Determined. Carolyn Hollingsworth is ready for the Catalina channel. Photo courtesy Cora Veit

Whatever you’re doing this weekend it has to be more exciting than what I’ll be doing. I doubt, however, it could be as unique as what my friend Carolyn will be doing.

Mine will involve laundry. A whole weekend? You see I often deal with laundry as I write these columns, only after prolonged procrastination. With the columns, as Friday approaches, I finally buckle down. With laundry I postpone it until I’ve run out of clean clothes.

On these occasions I use so many washers and dryers that the process involves three steps. Washing and drying, folding and finally putting the laundry away, which can take days. (Don’t fall asleep, I’m almost done with this intro.)

Further trouble is when I haven’t completely put away the laundry and it’s time to wash more. Another troubling sign is when I write about doing laundry, so let’s jump to the latest challenge of Santa Monica resident, Carolyn Hollingsworth. (a.k.a. “Wonder Woman” for reasons that will become obvious.)

Carolyn is captain of a co-ed team of awesome long distance swimmers, ranging in ages from 20’s to 50’s, the Wave Chasers. While I’ll be busy doing laundry with Tide, the Wave Chasers will be dealing with a real tide as they attempt a relay crossing of the Catalina Channel. They’ll start in Avalon at 1 a.m. in absolute pitch darkness and hopefully finish in sunshine at 10 or 11 a.m. later that morning.

The whole thing should be a walk in the park. That is, if the park you walk in is completely dark and has the possibility of 4-foot swells, sharks, jellyfish and kelp beds.

The six swimmers, two kayakers, one kayak, equipment, food and emergency medical supplies will be aboard the Outrider, captained by John Pitman. They will head out from San Pedro around 10 p.m. Saturday. (Or approximately when I put in my first load of laundry.)

The Outrider will stop about 200 meters from the Catalina shoreline. At approximately 12:40 a.m., Carolyn will dive off and swim to shore. Under the watchful eyes of two officials from the Catalina Island Swim Federation, at 1 a.m. a horn will sound and Carolyn will begin the first leg of the race in complete darkness.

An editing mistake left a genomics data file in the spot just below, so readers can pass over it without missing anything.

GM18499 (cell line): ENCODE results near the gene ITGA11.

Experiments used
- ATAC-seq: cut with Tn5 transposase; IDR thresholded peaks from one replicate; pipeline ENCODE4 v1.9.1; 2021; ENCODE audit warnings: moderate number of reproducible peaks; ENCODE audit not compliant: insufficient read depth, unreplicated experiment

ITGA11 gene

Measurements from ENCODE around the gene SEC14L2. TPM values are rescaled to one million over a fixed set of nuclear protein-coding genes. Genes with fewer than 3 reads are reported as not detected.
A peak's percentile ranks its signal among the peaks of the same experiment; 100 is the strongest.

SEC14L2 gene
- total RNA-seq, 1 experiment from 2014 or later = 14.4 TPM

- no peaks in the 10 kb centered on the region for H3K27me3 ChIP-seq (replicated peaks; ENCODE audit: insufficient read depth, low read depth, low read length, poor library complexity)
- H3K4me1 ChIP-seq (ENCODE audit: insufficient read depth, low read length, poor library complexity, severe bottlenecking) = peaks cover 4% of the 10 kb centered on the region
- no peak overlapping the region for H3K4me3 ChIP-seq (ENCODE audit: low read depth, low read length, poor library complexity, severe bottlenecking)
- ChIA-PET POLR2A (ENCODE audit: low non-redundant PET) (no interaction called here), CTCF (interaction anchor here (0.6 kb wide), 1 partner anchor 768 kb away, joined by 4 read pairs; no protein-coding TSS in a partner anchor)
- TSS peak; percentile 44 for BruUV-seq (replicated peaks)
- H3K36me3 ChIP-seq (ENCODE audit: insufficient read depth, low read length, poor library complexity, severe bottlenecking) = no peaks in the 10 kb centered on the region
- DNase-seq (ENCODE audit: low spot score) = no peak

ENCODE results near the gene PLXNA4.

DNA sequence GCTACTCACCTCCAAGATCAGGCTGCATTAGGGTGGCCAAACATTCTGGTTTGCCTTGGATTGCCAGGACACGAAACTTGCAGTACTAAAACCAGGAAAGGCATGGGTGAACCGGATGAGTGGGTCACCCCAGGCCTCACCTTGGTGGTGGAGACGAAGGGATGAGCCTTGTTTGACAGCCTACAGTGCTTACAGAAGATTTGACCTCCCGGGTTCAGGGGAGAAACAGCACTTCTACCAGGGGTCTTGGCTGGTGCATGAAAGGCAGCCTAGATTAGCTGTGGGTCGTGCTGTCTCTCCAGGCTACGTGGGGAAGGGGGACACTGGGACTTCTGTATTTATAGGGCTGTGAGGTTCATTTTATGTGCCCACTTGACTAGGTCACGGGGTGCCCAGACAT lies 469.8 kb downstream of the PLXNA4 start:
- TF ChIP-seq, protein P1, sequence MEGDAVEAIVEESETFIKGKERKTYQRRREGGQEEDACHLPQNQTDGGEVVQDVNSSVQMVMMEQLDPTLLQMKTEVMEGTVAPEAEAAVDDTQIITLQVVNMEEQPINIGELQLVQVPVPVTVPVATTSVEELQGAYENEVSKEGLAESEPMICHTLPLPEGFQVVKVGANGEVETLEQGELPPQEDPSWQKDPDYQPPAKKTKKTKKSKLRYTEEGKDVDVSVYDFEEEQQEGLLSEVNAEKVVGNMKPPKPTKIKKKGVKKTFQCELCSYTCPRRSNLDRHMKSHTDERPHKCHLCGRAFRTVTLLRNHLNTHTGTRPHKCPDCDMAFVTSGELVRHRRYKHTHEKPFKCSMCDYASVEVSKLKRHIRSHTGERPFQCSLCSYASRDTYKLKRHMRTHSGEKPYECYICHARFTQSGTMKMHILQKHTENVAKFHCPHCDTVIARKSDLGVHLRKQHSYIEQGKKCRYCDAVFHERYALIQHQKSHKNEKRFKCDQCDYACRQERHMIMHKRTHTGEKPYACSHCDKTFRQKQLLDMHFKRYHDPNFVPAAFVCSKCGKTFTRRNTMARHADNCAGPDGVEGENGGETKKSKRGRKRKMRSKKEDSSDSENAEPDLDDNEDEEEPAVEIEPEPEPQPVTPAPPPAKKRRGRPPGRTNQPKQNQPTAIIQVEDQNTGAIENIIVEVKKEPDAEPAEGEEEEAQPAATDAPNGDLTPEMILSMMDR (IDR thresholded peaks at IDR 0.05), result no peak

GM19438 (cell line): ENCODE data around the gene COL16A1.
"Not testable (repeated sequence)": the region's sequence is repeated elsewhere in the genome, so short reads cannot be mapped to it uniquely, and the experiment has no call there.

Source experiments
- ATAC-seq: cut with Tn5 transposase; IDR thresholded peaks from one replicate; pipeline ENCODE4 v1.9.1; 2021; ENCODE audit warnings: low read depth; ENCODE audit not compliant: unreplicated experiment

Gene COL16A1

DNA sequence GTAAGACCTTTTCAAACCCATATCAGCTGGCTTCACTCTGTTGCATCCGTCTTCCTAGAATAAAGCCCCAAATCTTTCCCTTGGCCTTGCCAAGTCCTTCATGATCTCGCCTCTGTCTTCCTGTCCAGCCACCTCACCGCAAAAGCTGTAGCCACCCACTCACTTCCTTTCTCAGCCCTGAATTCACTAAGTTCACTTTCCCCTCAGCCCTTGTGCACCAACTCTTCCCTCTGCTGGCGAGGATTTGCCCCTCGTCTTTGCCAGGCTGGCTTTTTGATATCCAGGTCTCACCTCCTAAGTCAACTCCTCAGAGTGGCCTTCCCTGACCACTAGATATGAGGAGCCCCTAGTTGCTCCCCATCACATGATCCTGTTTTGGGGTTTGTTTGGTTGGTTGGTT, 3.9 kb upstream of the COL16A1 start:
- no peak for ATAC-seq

It’s so dark, the Wave Chasers won’t be able to see their hands in front of their faces. “It’s like being in a wet, cold, black closet where you have no idea what’s lurking beneath you,” Carolyn jokes. (Sounds like a Stephen King novel, if you ask me.)

As Carolyn and the Chasers swim, all they will have for reference will be the nearby kayak manned by Bill Kalmenson and Josh Lara who will be equipped with glow sticks.

What makes Carolyn even more heroic in my eyes is that she has battled Lupus for over a decade. So I guess cold, dark water and all the mysterious creatures lurking below is no big deal. (It would be for me!)

After one hour, the second swimmer, Chris Georges, will enter the water, high-five Carolyn, and begin his leg. (The two must touch for the transfer to be official.) Sadie Standley swims leg No. 3, Jenny Douherty No. 4, Noah Witlin No. 5 and Tara Shima No. 6.

If all goes well, Carolyn estimates each team member will swim twice in the 21-mile trek. During the crossing, Carolyn looks forward to encountering seals, dolphins and maybe even a whale. As for sharks, she jokes again, “I’m going on the assumption they’re vegetarians.”

As the last swimmer nears land, he or she can be joined in the water by the rest of the Chasers but they must remain behind the lead swimmer. On the sand the group will celebrate the culmination of months of rigorous training. (As I celebrate finally putting away my clean laundry.)

For 2016, Carolyn is already signed up for the Mount Everest of swimming, the English Channel. (Actually, four times as many have climbed Everest as have crossed the Channel.)

Everyone says Carolyn has her hands full battling Lupus, and she does. But given her fearless determination, it just might be the other way around.

Photo courtesy Cora Veit

Jack is at, and

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